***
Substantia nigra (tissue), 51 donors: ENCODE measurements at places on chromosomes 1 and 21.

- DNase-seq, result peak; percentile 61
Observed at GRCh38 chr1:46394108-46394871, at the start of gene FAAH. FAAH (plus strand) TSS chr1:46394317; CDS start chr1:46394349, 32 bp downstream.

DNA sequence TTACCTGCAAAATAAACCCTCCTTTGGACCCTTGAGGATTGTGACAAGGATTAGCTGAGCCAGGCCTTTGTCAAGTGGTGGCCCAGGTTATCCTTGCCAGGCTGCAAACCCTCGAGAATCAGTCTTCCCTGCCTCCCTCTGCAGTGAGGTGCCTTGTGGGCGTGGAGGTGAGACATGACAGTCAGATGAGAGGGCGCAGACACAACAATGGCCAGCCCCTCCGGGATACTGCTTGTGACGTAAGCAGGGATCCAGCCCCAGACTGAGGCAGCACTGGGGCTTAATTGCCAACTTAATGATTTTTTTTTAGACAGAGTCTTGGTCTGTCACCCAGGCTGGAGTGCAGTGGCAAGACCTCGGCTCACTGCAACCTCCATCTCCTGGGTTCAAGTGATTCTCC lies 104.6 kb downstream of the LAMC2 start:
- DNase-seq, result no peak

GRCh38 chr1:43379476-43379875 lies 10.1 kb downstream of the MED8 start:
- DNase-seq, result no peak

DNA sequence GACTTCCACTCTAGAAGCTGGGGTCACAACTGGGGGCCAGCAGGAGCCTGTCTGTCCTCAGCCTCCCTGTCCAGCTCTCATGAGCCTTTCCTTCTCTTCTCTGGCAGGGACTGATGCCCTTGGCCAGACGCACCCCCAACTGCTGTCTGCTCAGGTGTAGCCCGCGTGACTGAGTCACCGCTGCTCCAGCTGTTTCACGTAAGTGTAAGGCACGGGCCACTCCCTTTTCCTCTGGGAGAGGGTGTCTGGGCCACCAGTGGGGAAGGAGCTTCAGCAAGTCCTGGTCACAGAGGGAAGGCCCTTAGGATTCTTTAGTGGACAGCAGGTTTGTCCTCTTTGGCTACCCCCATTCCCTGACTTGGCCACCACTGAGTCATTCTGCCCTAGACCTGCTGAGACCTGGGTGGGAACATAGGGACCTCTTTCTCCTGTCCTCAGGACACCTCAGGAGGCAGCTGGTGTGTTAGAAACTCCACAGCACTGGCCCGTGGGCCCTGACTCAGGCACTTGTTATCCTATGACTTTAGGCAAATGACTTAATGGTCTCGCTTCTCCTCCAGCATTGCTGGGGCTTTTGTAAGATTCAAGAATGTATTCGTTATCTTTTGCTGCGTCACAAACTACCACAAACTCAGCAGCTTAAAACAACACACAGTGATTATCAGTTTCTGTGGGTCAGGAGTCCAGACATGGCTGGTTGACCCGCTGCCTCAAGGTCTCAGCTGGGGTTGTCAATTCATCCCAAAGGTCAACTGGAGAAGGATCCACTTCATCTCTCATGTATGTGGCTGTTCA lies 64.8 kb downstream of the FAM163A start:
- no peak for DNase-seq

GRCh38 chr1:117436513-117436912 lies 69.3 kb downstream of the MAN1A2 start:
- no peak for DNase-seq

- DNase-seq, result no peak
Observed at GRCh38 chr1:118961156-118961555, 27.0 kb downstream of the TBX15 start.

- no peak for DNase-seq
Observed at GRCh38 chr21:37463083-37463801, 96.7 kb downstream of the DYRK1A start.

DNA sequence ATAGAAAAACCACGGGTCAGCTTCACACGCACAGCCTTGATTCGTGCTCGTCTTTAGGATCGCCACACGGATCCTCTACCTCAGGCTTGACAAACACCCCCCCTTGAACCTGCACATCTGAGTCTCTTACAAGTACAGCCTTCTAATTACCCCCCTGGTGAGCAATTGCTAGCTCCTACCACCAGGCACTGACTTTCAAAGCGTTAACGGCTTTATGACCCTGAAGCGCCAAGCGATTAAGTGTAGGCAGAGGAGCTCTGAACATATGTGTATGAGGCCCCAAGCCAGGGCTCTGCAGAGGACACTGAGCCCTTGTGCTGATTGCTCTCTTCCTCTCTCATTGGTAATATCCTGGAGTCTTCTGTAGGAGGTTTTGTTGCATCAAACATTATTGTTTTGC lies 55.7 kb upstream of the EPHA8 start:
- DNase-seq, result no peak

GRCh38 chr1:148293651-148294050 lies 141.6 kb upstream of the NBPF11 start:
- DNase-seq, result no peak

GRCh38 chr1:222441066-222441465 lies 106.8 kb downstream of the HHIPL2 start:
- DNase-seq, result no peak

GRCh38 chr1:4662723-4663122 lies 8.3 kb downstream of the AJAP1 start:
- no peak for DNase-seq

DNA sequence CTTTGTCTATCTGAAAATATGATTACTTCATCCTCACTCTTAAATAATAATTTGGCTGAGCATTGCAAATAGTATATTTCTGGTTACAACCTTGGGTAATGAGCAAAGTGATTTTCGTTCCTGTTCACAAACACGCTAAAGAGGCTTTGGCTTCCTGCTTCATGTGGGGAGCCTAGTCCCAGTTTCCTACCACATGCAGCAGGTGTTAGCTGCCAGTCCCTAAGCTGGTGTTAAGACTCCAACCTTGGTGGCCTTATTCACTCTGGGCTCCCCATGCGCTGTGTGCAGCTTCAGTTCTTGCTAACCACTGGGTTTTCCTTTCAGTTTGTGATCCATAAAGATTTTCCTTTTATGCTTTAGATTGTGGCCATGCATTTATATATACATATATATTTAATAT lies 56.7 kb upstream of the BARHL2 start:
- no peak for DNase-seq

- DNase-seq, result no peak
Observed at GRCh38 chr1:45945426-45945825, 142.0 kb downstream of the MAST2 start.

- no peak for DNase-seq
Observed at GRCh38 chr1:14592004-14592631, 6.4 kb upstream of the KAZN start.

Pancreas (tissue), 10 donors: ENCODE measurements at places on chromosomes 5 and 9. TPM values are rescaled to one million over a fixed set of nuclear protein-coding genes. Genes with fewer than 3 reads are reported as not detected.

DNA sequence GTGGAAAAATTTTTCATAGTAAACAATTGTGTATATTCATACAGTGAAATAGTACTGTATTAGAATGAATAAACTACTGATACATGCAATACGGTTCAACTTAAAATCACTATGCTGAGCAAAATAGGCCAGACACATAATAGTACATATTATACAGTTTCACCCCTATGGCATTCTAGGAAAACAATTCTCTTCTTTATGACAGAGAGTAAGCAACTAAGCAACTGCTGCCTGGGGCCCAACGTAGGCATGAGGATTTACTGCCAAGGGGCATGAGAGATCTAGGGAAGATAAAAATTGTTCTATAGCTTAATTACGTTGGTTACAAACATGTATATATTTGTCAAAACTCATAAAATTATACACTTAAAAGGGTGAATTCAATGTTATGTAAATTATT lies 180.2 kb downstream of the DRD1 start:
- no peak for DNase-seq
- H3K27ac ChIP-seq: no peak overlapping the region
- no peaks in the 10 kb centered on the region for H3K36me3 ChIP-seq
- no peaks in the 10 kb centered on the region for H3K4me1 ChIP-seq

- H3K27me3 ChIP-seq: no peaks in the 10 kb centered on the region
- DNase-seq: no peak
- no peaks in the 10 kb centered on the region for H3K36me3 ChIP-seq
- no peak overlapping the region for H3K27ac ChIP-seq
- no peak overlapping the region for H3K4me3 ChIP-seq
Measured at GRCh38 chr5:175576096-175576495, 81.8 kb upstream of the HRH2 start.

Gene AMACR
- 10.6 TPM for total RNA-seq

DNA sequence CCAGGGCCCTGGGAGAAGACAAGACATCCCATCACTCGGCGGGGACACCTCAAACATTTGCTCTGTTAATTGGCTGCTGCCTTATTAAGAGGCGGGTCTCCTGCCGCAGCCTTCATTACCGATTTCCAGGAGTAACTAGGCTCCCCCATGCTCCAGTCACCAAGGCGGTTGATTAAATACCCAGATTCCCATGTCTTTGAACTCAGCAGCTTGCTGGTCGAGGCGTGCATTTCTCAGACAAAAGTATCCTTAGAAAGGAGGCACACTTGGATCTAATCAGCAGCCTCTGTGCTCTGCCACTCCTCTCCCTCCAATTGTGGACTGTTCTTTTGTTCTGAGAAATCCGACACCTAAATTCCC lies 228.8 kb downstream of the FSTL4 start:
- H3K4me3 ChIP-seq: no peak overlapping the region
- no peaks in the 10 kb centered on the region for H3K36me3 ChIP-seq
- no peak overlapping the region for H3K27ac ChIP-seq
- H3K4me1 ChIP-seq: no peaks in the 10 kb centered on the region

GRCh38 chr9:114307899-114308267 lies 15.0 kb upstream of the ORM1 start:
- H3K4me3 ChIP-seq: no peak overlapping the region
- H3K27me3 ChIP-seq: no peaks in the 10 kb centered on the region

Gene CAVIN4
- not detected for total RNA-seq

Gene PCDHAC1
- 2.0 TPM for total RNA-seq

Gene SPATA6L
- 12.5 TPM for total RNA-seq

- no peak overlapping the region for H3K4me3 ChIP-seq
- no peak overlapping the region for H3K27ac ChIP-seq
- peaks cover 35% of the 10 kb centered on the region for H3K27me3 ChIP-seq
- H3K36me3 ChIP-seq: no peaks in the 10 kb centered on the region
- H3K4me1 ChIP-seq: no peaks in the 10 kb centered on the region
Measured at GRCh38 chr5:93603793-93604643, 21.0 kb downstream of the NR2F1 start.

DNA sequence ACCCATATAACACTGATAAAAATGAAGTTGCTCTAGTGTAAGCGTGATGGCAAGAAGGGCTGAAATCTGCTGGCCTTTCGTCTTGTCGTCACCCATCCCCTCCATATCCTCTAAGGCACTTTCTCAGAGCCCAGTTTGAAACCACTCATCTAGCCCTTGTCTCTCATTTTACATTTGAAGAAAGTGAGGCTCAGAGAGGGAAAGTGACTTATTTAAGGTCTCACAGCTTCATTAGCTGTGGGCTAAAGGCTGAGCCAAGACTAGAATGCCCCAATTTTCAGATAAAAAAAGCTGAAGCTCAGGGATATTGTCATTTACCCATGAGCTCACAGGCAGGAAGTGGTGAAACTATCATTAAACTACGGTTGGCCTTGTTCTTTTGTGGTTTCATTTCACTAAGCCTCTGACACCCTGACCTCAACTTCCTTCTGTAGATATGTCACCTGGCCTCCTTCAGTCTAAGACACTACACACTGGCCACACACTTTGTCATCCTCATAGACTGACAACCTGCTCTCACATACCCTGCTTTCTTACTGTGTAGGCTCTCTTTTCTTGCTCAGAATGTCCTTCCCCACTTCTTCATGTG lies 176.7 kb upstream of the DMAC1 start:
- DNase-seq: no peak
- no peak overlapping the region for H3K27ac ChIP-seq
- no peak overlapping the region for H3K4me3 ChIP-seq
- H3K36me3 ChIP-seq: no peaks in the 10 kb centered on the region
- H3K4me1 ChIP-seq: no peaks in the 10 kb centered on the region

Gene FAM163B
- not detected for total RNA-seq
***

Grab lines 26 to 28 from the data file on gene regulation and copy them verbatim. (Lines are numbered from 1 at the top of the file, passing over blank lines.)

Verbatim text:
- DNase-seq, result no peak
Observed at GRCh38 chr1:45945426-45945825, 142.0 kb downstream of the MAST2 start.

- no peak for DNase-seq